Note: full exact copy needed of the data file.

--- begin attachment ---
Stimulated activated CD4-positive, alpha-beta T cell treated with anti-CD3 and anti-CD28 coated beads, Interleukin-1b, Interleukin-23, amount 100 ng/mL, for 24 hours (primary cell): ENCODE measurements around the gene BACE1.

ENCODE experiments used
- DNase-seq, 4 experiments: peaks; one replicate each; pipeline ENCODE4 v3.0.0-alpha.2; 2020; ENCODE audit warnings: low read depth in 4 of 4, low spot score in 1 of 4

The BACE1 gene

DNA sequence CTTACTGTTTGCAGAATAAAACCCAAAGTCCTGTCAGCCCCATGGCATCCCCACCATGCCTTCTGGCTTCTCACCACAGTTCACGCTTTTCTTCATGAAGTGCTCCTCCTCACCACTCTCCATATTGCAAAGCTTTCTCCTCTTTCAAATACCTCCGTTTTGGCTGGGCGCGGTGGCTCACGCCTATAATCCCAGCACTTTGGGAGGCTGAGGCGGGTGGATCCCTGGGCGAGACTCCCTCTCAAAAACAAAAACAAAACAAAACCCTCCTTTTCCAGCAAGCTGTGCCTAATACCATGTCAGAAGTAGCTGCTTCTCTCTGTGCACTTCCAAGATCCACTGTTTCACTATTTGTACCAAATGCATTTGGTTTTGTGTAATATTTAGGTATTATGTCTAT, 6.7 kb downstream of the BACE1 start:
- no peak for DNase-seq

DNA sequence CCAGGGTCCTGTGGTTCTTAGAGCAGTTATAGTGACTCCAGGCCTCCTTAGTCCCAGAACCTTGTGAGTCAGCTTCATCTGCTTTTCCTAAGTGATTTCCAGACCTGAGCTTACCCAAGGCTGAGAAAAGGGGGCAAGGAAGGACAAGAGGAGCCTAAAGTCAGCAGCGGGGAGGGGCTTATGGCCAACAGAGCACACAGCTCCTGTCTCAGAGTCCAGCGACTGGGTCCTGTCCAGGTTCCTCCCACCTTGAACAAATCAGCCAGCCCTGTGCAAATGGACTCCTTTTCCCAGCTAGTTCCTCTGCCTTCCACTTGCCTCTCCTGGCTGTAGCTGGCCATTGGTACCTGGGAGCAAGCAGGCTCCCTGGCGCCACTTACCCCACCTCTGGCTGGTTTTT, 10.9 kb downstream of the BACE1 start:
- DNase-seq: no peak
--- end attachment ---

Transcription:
Stimulated activated CD4-positive, alpha-beta T cell treated with anti-CD3 and anti-CD28 coated beads, Interleukin-1b, Interleukin-23, amount 100 ng/mL, for 24 hours (primary cell): ENCODE measurements around the gene BACE1.

ENCODE experiments used
- DNase-seq, 4 experiments: peaks; one replicate each; pipeline ENCODE4 v3.0.0-alpha.2; 2020; ENCODE audit warnings: low read depth in 4 of 4, low spot score in 1 of 4

The BACE1 gene

DNA sequence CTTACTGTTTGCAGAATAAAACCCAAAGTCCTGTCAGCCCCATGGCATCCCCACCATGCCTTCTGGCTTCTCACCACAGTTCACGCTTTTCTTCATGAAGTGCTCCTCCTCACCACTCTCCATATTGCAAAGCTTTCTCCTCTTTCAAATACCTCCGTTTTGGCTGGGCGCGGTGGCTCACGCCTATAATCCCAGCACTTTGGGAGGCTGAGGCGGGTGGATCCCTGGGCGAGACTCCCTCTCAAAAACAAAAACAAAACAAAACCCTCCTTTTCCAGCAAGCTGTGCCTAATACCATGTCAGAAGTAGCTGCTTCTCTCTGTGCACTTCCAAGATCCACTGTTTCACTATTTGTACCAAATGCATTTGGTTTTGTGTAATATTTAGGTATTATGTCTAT, 6.7 kb downstream of the BACE1 start:
- no peak for DNase-seq

DNA sequence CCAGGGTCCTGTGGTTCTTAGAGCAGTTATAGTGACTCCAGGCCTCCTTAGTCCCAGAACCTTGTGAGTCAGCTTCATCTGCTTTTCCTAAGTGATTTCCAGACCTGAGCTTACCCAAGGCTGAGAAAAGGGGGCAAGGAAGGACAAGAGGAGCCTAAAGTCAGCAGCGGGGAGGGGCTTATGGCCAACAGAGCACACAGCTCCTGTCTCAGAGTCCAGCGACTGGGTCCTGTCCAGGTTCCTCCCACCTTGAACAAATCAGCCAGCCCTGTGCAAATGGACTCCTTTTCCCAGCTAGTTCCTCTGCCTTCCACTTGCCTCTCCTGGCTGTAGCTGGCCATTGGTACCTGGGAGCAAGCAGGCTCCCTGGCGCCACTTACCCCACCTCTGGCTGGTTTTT, 10.9 kb downstream of the BACE1 start:
- DNase-seq: no peak